If I’m being honest, I was surprised.
When the preseason poll was released at the Mountain West Men’s Basketball Media Summit in Las Vegas last month and I saw Wyoming was picked to finish seventh in the league, I thought I’d see the Cowboys lower in the pecking order.
What that prediction showed more than anything was the amount of respect media that cover the league have for Justin James, a bonafide star and a legit player-of-the-year candidate in the MW. Wyoming’s do-it-all senior guard tested the NBA Draft waters after last season but ultimately decided to come back for one more season in Laramie. His return gives a boost to a team that went 20-13 a season ago with a 10-8 mark in conference play, which was good enough for a sixth-place finish in the MW.
But Wyoming did that with James, Hayden Dalton and Alan Herndon — all double-figure scorers for the Cowboys a season ago. James is the only one back, leaving third-year coach Allen Edwards to try to replace more than half of Wyoming’s scoring and rebounding with a roster that doesn’t have anybody else returning that averaged more than 5.3 points and 2.2 rebounds. The Cowboys’ inexperience far outweighs their experience with 62 percent of their scholarship players being newcomers.
In other words, it’s James and a bunch of dudes for the time being. And it makes Wyoming perhaps the biggest wild card in the MW this season.
Maybe James is good enough to carry the Cowboys to a third straight 20-win season and hopes of the program’s first NCAA Tournament appearance since 2015. The 6-foot-7, 192-pounder is about as complete a player as you’re going to find with his 18.9 points, six rebounds and 3.1 assists per game while shooting a career-best 47.2 percent from the field last season. He was even better in league play, averaging 20.8 points against conference foes.
Don’t want to take the stats or my word for it? Here’s what players and coaches around the league had to say about the sole reason they’re not necessarily buying this being a rebuilding season for the Cowboys.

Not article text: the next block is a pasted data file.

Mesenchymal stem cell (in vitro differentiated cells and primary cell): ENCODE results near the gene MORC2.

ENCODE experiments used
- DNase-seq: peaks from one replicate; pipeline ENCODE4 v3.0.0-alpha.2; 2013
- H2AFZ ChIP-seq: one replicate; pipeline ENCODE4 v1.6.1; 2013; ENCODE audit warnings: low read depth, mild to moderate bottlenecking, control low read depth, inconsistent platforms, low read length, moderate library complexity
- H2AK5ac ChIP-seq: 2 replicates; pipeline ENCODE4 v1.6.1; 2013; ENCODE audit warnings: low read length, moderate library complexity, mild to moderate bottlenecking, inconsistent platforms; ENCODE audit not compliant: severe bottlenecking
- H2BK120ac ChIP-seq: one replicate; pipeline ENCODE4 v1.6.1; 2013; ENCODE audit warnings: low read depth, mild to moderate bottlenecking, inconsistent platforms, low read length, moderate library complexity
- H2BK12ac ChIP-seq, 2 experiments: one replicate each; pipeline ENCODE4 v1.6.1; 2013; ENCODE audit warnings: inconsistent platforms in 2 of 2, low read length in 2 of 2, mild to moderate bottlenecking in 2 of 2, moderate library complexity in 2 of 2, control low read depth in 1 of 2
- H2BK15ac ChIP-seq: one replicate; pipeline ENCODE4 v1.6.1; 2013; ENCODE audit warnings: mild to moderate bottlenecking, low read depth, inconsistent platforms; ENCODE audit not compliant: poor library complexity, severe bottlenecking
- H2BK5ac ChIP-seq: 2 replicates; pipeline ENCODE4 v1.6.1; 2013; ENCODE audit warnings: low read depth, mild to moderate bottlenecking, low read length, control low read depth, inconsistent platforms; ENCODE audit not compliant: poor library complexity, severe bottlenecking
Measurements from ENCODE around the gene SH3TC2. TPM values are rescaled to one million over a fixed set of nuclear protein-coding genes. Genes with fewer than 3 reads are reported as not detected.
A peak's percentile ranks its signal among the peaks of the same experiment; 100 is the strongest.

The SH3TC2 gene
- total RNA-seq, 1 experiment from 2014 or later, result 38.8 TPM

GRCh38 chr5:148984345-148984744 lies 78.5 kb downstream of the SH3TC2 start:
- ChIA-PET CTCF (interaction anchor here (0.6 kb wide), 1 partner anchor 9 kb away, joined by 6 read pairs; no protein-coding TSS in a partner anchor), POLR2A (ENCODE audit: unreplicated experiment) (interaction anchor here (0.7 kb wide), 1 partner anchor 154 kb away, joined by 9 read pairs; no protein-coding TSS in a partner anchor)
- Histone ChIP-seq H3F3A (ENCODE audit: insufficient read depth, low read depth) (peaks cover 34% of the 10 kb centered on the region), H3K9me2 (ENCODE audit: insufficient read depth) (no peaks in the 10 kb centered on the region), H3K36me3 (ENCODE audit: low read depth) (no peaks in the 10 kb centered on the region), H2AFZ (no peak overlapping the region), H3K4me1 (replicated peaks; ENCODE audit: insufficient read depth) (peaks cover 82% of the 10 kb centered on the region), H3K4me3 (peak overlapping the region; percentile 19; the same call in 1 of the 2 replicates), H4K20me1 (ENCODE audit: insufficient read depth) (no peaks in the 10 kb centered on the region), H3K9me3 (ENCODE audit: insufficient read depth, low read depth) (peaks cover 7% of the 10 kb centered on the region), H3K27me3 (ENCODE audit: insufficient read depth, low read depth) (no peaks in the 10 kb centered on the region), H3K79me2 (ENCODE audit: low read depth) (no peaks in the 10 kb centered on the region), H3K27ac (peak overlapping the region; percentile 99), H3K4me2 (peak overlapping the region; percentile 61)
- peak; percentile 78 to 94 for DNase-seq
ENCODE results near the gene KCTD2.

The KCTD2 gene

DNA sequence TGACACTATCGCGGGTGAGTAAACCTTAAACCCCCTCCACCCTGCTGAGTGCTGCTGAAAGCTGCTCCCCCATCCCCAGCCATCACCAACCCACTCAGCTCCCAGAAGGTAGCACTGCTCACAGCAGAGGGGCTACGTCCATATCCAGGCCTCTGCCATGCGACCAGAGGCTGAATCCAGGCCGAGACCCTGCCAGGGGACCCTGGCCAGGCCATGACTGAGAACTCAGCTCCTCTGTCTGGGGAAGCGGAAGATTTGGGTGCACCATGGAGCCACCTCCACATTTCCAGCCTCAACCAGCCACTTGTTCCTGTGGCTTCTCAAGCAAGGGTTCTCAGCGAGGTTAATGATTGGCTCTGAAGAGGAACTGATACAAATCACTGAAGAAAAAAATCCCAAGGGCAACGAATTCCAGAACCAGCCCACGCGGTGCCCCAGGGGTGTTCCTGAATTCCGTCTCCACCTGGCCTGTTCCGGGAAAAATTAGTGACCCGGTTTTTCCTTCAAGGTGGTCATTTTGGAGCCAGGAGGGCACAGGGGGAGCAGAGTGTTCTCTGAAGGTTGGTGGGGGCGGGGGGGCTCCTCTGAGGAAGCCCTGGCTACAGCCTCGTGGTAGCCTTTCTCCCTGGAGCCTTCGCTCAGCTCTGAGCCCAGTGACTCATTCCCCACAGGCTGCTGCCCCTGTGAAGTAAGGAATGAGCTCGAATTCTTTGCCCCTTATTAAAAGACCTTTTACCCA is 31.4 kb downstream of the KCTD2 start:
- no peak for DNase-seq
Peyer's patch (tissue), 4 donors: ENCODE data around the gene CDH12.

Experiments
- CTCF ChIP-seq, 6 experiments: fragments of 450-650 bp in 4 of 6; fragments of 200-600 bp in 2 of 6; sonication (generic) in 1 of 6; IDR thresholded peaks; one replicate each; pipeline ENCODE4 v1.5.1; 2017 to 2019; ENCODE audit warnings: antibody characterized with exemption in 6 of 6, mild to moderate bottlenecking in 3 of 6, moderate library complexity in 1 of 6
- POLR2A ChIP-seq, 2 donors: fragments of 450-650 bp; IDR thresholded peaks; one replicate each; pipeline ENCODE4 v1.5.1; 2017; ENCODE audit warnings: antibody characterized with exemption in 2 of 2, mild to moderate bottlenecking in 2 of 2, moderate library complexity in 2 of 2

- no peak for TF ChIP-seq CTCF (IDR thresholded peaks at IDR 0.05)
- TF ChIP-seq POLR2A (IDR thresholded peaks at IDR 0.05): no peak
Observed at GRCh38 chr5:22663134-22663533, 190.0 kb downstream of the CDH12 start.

“First of all you’re starting with one of the best players in the league, and then they do a great job coaching them,” Boise State coach Leon Rice opined. “I think they’ll be really good to tell you the truth.”
Said Fresno State guard Deshon Taylor: “He can get to the basket anytime he wants. He can score at any time. He’s real athletic, so trying to stay in front of him is probably the most difficult assignment.”
“When you have a player that good, you can beat anybody,” Nevada coach Eric Musselman said.
Said Air Force coach Dave Pilipovich simply, “He’s a gamechanger.”
But James will need some help in order for the Cowboys to get to where they’re trying to go, and there’s no shortage of options.
Hunter Maldonado, the only other returning starter, will be expected to improve on those 5.3 points and 2.2 rebounds he averaged last year as a freshman, while seniors Jordan Naughton and Nyaires Redding have been around a while. Everybody’s waiting to see what Pine Bluffs native and former four-star signee Hunter Thompson, a 6-10 forward who redshirted last season because of an injury, can do now that he’s healthy.
There’s also a handful of newcomers that have turned heads in practice. Jake Hendricks has been dealing with a wrist injury but has a pure stroke from deep when he’s healthy. He set the record at the College of Southern Idaho for career made 3-pointers. Point guard A.J. Banks and forward Lwal Dung have drawn rave reviews with their athleticism and playmaking ability while freshmen Tariq Johnson and Bradley Belt, at 6-5 and 6-4, respectively, are in the mold of bigger guards that Edwards covets.
Unless you’re one of the rare lucky ones that’s returning your starting five intact, every team takes time to gel. Edwards knows what he’s going to get from James just about every night. What about the unknowns?
So maybe Wyoming finishes seventh in the MW. Maybe the Cowboys end up being worse. Or better.
Edwards summed it up perfectly during his time in Vegas.
“At the end of the day, that’s why we play the games,” he said. “That’s why we have a season.”